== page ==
The shingles vaccine protects people from shingles which is a reactivation of varicella zoster virus if you had chickenpox earlier in life. The CDC recommends adults 60 years or older receive the shingles vaccine. One of the shingles vaccines (Zostavax®) is a live vaccine; however, because most people have had chickenpox earlier in their lives and therefore already have the virus in their bodies, the risk of getting disease from the vaccine is much lower. The use of this vaccine requires a single, one-time subcutaneous injection. The other shingles vaccine (Shingrix®) is given by intramuscular injection requiring two injections, with the second dose given 2 to 6 months after the first. The CDC’s Advisory Committee on Immunization Practices (ACIP) now recommends Shingrix vaccine over Zostavax and suggests those who received Zostavax® in the past should be revaccinated with Shingrix for greater protection against shingles.
The pneumonia vaccine (Pneumovax 23® and Prevnar13®) protect people from pneumonia caused by the pneumococcus bacteria. The difference in the two vaccines is how many types of bacteria they target. The vaccines are non-live, subunit vaccines. The pneumonia vaccine is recommended for people with compromised breathing or lung function, such as those who are wheelchair-dependent or bedbound, because they are more prone to pneumonia. The CDC recommends that in order to acquire the best protection against all strains of bacteria that cause pneumonia, all adults 65 and older should receive the two pneumococcal vaccines. This vaccine is generally safe for people with MS.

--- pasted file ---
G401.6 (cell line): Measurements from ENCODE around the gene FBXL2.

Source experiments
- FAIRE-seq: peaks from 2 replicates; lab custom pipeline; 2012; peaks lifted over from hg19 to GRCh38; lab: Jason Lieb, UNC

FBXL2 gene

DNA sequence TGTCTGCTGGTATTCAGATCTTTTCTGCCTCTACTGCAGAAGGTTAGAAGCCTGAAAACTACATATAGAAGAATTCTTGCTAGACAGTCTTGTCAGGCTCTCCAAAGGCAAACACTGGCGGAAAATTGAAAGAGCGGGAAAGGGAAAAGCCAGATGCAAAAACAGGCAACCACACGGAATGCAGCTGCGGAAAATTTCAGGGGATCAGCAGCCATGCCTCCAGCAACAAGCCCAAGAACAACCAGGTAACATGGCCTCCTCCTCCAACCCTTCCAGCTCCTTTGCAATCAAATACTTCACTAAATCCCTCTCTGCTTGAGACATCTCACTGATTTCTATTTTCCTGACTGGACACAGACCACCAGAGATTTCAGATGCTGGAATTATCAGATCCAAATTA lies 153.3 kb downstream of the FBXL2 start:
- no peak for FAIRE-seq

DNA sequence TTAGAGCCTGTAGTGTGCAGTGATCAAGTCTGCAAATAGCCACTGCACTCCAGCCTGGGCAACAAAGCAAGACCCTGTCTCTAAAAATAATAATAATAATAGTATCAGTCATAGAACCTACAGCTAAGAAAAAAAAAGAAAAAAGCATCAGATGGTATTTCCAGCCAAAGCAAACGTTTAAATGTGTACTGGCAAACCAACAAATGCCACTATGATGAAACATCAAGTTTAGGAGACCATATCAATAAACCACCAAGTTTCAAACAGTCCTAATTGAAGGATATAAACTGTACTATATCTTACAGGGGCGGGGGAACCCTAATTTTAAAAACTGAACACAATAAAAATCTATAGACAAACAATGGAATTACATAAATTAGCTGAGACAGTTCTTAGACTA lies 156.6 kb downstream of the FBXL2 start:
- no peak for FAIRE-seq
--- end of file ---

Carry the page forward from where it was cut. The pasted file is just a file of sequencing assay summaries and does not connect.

Human Papilloma Virus Vaccine
This vaccine can prevent most cases of cervical cancer if given before a girl or woman is exposed to the virus. In addition, this vaccine can prevent vaginal and vulvar cancer in women and can prevent genital warts and anal cancer in women and men. The CDC now recommends teens and young adults who begin the vaccine series later, at ages 15 through 26, continue to receive three doses of the vaccine. Additionally, the CDC recommends catch-up HPV vaccinations for all people through age 26 who aren't adequately vaccinated. The U.S. Food and Drug Administration recently approved the use of Gardasil-9® for males and females ages 9 to 45.
Both hepatitis A and hepatitis B vaccines are not live and are safe for people with MS. If you have not had these vaccines during childhood or as a condition of employment, discuss it with your health care provider to see if you need them. The measles, mumps, and rubella (MMR) vaccine is a live, attenuated vaccine generally given during infancy, after 1 year of age, and is recommended by CDC for the general population. Tetanus vaccine, which is often given as a combined vaccination with diphtheria (Td) or with both diphtheria and pertussis (Tdap), is not a live vaccine.
Overall, vaccines are safe and effective for people with MS and are important disease prevention tools. There are no concerns for use of non-live vaccines in people with MS. Live, attenuated vaccines should usually be avoided in people with MS when an effective, safe alternative is available. The use of live, attenuated vaccines should be avoided during and for two months after treatment with fingolimod because of the risk of infection. Additionally, vaccines should not be given during therapy with daclizumab, alemtuzumab, and ocrelizumab. If a live vaccine is required, therapy with these agents should not begin until 8 weeks after the vaccination. The risk of live, attenuated vaccines for people taking a DMT is uncertain; people on these medications should discuss the potential risk and benefits of live, attenuated vaccines, such as Zostavax®, with their health care provider. Vaccines should not be given during or within 4-6 weeks of an MS relapse. If you have any questions or concerns, please talk with your health care provider.